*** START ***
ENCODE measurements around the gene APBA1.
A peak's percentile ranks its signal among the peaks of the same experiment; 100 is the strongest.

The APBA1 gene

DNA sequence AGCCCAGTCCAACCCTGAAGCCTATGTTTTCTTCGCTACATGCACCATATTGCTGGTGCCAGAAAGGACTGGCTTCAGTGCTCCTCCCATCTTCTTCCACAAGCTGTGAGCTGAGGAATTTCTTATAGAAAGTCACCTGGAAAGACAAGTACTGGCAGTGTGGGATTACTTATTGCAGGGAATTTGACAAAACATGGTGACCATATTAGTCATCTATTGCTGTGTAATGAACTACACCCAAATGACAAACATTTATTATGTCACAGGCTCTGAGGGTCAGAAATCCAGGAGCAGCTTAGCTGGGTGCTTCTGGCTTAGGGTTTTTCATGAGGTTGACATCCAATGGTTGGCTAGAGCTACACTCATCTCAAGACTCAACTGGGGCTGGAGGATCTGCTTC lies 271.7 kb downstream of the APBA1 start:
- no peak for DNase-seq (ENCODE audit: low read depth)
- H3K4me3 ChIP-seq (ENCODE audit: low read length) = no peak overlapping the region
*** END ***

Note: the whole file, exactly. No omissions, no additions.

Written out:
ENCODE measurements around the gene APBA1.
A peak's percentile ranks its signal among the peaks of the same experiment; 100 is the strongest.

The APBA1 gene

DNA sequence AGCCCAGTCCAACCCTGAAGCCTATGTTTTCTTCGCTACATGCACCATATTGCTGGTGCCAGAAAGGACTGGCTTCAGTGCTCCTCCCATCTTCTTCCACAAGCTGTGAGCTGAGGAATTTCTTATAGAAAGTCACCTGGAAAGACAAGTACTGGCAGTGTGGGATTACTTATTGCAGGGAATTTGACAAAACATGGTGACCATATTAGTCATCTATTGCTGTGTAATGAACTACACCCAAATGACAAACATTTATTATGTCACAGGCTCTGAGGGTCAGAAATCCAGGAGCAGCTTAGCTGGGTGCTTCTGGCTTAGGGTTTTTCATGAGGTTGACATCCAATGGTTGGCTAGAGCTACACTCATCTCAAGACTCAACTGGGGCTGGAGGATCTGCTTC lies 271.7 kb downstream of the APBA1 start:
- no peak for DNase-seq (ENCODE audit: low read depth)
- H3K4me3 ChIP-seq (ENCODE audit: low read length) = no peak overlapping the region